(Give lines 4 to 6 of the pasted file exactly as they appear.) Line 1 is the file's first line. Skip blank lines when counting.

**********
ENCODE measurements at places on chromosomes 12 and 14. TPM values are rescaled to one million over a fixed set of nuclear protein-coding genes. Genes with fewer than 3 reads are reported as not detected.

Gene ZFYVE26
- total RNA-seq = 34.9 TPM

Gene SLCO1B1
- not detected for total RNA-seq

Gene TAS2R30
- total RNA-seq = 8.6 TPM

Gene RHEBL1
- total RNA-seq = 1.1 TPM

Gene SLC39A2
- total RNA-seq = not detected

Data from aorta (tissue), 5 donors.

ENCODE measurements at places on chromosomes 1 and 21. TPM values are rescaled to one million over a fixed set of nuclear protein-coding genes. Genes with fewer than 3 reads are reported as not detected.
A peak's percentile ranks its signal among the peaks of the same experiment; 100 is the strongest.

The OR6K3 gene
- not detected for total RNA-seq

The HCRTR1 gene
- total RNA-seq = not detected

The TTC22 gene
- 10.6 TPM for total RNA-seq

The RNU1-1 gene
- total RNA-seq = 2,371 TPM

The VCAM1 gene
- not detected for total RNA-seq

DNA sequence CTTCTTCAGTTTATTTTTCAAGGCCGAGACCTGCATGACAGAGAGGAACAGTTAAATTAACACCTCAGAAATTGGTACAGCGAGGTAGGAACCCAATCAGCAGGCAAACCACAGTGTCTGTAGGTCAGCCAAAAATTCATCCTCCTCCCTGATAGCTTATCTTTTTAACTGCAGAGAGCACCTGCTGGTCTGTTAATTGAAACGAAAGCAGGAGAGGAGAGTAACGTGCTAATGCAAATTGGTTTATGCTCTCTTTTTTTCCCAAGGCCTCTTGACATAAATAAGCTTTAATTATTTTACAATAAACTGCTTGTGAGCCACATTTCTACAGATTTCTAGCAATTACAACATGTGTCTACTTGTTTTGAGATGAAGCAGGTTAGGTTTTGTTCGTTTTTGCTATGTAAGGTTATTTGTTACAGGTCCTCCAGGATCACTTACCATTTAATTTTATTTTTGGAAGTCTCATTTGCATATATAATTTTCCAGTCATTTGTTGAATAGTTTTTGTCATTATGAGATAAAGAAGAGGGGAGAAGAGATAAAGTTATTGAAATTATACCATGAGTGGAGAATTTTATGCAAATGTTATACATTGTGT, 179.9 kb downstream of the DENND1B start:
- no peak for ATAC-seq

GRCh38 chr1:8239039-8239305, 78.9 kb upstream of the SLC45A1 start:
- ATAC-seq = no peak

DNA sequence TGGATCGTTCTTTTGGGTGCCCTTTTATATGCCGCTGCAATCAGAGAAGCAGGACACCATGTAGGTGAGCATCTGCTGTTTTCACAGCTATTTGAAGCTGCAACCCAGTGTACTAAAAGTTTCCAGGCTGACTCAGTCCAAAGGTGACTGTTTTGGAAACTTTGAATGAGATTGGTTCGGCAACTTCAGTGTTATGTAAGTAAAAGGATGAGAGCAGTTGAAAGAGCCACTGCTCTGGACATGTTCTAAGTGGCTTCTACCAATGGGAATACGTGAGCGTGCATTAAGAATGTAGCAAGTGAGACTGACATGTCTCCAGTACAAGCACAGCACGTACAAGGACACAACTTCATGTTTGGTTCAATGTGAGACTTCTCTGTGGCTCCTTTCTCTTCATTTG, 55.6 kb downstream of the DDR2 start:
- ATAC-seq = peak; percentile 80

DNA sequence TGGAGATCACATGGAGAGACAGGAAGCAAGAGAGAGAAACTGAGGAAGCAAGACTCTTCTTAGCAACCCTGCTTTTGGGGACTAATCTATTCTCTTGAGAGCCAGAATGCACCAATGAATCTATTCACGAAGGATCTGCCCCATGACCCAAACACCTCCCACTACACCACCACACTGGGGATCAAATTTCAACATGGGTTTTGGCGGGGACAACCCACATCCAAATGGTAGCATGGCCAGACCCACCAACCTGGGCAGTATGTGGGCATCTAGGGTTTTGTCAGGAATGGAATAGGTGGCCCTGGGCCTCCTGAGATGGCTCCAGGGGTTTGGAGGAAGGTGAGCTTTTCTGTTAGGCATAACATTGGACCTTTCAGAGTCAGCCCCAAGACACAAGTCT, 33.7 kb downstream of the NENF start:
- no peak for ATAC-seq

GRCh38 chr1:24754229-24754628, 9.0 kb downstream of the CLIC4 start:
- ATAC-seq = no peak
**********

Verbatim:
Gene SLCO1B1
- not detected for total RNA-seq

Gene TAS2R30